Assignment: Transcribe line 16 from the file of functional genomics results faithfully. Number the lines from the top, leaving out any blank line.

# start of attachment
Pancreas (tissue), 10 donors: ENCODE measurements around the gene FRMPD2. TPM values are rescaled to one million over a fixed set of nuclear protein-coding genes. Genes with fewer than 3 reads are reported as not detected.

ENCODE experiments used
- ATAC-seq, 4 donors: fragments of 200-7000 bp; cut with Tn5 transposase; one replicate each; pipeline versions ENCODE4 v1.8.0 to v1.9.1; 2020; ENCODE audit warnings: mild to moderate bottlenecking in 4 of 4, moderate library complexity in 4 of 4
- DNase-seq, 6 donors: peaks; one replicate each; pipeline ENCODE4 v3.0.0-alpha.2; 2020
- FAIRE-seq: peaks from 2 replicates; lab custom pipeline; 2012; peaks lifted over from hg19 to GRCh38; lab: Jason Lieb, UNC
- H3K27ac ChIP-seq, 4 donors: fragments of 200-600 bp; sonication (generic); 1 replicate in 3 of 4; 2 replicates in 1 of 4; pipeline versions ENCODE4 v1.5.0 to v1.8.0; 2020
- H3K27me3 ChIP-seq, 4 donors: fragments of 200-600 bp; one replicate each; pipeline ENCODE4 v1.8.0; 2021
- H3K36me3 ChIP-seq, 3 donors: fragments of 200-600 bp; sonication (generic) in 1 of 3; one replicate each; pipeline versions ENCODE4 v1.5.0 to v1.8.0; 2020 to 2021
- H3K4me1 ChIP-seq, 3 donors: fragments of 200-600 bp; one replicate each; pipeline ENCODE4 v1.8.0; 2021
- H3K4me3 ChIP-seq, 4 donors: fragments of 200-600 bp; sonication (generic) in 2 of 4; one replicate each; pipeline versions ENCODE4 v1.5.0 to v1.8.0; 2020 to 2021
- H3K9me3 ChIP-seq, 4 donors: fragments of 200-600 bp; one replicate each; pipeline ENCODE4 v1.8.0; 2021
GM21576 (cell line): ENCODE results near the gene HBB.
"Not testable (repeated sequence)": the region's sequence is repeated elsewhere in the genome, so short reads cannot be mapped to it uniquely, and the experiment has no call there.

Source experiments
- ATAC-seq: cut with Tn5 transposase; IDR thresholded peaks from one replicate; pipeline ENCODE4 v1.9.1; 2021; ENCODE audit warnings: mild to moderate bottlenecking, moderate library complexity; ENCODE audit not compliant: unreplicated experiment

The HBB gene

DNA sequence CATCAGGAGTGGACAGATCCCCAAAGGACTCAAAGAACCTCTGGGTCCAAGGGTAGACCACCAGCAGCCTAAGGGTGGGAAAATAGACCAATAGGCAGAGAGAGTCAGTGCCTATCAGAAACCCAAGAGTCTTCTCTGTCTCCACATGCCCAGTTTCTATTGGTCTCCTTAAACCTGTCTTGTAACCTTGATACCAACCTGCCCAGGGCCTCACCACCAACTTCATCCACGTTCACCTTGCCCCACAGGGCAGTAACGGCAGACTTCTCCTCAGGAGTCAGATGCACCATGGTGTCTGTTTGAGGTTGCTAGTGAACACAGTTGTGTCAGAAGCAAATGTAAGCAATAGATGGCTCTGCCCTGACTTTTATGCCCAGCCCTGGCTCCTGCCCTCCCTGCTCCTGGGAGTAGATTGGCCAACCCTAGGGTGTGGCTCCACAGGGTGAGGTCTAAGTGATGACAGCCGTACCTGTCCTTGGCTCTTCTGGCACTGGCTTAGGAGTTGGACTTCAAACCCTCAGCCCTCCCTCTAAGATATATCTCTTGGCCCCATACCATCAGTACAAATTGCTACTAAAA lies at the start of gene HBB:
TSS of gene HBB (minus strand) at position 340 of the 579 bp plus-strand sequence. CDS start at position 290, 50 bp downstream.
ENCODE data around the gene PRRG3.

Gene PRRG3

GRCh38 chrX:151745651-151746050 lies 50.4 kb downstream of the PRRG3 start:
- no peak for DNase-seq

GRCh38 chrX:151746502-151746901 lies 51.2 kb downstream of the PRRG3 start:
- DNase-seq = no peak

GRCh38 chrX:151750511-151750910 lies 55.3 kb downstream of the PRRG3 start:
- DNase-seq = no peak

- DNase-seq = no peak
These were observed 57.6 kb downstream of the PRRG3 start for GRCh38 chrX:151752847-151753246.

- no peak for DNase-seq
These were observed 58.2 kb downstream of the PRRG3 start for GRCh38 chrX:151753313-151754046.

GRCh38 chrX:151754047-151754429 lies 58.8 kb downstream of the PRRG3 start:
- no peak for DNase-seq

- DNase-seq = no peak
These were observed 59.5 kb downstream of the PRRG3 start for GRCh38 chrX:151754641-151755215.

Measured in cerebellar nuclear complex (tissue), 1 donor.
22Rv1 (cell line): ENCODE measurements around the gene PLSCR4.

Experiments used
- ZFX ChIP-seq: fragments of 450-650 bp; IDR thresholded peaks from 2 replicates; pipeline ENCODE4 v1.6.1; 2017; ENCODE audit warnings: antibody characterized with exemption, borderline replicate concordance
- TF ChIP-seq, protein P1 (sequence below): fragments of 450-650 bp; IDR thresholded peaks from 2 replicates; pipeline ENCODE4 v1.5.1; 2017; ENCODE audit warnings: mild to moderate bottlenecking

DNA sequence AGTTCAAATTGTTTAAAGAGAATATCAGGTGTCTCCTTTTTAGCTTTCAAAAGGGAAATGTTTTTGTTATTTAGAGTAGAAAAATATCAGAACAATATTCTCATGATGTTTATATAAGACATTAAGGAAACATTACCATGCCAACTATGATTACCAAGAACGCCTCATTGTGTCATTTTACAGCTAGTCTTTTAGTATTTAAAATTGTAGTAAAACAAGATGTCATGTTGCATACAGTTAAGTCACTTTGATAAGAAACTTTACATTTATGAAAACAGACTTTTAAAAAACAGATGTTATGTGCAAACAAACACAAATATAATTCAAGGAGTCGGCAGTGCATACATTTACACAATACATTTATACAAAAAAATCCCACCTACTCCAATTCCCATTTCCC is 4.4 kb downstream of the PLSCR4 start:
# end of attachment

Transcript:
The HBB gene